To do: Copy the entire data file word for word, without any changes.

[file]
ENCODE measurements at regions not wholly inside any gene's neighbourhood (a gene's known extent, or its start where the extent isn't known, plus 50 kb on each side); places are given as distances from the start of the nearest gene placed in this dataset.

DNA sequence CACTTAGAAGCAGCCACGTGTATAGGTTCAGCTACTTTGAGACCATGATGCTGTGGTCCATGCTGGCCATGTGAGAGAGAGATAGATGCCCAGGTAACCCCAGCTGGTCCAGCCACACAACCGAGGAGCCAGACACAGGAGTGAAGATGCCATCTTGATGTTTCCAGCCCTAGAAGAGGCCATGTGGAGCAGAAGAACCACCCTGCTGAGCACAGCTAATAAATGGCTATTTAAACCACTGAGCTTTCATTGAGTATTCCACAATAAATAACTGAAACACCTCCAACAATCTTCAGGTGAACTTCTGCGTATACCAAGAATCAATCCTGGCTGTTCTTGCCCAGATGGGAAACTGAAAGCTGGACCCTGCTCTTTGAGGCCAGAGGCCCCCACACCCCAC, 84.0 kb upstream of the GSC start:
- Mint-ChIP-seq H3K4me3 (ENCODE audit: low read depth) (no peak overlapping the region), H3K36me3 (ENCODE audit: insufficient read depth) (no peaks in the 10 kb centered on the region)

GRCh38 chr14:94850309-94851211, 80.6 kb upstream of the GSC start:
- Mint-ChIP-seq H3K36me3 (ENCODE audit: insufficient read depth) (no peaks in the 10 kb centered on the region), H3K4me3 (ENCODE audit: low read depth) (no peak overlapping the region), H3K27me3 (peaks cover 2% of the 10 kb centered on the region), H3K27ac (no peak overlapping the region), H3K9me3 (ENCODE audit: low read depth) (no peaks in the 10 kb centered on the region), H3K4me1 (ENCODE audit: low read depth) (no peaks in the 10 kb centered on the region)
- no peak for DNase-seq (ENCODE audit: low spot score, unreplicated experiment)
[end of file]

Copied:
ENCODE measurements at regions not wholly inside any gene's neighbourhood (a gene's known extent, or its start where the extent isn't known, plus 50 kb on each side); places are given as distances from the start of the nearest gene placed in this dataset.

DNA sequence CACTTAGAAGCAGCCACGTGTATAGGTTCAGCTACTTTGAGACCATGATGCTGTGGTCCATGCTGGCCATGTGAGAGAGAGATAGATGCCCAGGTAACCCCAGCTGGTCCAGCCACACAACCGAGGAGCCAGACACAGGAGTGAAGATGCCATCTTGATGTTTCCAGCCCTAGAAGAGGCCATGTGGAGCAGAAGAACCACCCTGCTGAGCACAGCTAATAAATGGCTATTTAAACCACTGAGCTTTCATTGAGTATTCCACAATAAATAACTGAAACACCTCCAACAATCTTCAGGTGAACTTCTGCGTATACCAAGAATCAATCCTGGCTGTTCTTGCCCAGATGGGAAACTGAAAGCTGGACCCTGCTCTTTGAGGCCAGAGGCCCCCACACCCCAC, 84.0 kb upstream of the GSC start:
- Mint-ChIP-seq H3K4me3 (ENCODE audit: low read depth) (no peak overlapping the region), H3K36me3 (ENCODE audit: insufficient read depth) (no peaks in the 10 kb centered on the region)

GRCh38 chr14:94850309-94851211, 80.6 kb upstream of the GSC start:
- Mint-ChIP-seq H3K36me3 (ENCODE audit: insufficient read depth) (no peaks in the 10 kb centered on the region), H3K4me3 (ENCODE audit: low read depth) (no peak overlapping the region), H3K27me3 (peaks cover 2% of the 10 kb centered on the region), H3K27ac (no peak overlapping the region), H3K9me3 (ENCODE audit: low read depth) (no peaks in the 10 kb centered on the region), H3K4me1 (ENCODE audit: low read depth) (no peaks in the 10 kb centered on the region)
- no peak for DNase-seq (ENCODE audit: low spot score, unreplicated experiment)